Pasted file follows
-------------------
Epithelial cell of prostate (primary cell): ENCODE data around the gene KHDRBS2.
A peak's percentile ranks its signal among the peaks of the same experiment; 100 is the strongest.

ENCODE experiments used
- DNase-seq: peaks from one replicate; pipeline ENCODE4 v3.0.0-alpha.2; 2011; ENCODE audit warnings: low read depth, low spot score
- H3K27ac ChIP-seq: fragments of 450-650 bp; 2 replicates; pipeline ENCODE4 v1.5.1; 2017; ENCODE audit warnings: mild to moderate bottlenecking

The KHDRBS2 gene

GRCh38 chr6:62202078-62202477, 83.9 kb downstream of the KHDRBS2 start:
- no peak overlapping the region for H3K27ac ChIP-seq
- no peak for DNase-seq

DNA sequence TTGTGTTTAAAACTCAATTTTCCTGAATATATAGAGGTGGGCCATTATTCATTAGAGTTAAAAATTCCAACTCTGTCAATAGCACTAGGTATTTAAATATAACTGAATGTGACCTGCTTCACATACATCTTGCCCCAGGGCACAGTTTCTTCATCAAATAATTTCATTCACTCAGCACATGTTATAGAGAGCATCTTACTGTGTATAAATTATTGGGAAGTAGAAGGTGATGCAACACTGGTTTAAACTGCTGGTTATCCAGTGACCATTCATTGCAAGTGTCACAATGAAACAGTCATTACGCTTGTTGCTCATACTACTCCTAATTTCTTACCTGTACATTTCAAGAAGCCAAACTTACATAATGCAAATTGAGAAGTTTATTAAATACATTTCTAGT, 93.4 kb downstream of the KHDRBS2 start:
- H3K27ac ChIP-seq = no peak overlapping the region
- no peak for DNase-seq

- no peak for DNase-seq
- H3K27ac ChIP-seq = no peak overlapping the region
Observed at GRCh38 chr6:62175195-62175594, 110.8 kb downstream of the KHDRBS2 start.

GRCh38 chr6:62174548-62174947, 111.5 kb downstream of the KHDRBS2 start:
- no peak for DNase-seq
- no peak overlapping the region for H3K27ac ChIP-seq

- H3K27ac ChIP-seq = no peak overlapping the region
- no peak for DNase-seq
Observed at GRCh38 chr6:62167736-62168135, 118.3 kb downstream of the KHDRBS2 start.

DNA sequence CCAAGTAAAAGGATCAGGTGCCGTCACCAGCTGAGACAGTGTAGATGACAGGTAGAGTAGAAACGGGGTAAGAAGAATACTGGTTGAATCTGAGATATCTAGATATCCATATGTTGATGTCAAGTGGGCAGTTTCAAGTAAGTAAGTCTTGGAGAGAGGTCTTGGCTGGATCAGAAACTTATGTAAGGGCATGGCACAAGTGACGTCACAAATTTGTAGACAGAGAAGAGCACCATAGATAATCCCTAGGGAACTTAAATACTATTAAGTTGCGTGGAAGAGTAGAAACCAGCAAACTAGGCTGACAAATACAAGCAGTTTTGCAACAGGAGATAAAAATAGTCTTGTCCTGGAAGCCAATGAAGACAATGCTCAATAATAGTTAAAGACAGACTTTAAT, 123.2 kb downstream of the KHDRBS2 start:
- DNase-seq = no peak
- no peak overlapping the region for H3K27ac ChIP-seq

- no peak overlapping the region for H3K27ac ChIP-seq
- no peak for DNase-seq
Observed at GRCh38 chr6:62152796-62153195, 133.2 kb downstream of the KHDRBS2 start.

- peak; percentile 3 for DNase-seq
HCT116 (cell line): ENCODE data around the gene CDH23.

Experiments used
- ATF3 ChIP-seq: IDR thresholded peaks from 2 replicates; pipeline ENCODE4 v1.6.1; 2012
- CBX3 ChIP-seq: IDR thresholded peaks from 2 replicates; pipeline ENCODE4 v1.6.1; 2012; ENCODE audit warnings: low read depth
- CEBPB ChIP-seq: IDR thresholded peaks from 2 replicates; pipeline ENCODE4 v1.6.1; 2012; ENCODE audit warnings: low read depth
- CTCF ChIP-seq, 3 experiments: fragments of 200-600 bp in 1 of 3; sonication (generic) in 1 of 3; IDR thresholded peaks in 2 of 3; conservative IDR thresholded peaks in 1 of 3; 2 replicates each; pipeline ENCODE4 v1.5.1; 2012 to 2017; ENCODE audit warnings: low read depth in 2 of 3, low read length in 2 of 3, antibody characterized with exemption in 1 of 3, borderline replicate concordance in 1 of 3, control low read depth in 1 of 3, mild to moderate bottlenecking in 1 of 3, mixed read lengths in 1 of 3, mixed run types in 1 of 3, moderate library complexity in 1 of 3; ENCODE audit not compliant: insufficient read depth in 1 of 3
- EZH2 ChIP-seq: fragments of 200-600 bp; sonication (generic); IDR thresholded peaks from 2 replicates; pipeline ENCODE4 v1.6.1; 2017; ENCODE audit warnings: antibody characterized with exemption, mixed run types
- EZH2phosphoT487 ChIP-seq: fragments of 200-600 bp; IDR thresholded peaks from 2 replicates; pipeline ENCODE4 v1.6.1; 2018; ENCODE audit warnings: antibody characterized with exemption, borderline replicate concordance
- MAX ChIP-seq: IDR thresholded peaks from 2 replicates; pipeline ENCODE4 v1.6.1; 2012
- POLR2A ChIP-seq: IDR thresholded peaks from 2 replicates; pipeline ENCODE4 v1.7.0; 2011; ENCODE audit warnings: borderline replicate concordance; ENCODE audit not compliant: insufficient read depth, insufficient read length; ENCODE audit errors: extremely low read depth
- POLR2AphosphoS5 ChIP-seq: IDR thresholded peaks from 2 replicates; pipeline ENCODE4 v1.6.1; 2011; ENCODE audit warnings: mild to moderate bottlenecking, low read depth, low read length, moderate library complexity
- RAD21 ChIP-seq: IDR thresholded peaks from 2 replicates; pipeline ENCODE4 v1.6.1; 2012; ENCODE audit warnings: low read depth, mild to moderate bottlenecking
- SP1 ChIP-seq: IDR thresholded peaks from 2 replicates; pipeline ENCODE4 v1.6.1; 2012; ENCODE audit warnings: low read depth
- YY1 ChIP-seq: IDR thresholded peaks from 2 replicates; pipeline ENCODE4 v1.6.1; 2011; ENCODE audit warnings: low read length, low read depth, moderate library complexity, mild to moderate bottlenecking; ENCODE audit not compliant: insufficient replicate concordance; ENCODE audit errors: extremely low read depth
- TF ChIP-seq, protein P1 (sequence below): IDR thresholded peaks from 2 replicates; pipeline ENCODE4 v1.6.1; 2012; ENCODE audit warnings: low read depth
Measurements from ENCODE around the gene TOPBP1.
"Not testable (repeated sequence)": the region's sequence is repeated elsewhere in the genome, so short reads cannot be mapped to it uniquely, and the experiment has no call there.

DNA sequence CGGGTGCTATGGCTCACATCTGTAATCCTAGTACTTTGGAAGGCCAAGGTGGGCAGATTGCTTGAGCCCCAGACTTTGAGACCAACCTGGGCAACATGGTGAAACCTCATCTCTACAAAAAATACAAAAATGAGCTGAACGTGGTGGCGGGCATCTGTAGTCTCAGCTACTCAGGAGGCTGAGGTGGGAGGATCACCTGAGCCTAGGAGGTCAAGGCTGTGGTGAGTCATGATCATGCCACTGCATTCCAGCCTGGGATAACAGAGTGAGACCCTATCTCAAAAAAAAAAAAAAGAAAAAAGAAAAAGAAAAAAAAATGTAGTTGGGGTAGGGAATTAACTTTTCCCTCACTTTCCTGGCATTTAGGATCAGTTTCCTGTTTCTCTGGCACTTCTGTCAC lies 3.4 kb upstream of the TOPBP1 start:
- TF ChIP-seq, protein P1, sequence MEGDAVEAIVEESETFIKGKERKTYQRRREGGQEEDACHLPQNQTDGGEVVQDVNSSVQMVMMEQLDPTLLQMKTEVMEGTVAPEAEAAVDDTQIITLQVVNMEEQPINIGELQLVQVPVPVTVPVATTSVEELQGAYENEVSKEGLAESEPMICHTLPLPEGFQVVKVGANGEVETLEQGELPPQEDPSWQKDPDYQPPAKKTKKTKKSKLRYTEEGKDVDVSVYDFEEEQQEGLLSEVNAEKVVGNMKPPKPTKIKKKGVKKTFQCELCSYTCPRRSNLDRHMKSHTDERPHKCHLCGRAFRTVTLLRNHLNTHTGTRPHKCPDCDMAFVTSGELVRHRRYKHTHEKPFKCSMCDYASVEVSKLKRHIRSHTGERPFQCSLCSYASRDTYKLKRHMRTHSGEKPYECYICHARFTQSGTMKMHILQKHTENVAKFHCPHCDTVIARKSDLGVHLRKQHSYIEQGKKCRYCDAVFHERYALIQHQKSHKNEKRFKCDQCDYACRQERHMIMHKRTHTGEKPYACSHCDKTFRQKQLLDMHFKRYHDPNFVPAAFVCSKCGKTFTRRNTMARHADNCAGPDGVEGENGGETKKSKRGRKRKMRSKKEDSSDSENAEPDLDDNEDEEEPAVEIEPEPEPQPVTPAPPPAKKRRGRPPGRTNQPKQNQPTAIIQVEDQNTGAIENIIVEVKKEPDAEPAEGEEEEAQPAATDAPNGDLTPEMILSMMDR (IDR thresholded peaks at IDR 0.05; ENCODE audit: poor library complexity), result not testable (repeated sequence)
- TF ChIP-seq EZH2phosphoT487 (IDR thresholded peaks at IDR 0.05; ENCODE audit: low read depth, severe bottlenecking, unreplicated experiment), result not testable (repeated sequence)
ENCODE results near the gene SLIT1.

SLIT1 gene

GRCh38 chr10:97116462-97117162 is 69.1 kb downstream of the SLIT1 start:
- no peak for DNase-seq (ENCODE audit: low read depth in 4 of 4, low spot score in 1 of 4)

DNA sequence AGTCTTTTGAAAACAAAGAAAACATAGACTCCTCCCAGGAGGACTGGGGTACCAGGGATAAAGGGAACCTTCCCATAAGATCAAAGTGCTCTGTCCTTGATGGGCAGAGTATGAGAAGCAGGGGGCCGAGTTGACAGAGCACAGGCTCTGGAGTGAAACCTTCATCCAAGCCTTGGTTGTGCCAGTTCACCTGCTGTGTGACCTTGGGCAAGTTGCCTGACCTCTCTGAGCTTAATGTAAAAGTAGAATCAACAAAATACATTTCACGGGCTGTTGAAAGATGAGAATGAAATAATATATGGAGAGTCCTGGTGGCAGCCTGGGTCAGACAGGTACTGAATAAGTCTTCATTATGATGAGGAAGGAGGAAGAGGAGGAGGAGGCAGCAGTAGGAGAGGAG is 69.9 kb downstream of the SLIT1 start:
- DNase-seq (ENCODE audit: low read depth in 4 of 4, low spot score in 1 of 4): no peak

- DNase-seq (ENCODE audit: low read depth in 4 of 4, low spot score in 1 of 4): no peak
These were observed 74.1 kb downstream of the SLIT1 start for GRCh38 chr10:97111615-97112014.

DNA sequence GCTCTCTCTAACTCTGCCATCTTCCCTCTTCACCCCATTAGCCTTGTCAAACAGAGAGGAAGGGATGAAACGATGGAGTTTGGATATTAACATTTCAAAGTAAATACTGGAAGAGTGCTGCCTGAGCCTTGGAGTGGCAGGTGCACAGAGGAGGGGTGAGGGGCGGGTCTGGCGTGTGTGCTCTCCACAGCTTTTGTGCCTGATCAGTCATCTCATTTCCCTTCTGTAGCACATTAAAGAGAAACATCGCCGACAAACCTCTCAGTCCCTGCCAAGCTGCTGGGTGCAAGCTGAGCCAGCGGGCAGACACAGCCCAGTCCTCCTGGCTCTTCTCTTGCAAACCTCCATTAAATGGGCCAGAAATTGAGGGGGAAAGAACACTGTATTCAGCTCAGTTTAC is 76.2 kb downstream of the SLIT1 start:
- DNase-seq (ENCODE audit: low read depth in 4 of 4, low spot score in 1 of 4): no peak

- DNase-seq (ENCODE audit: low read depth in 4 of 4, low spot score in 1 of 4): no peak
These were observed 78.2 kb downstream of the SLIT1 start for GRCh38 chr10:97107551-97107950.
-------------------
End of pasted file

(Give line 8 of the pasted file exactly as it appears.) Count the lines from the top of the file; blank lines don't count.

- no peak overlapping the region for H3K27ac ChIP-seq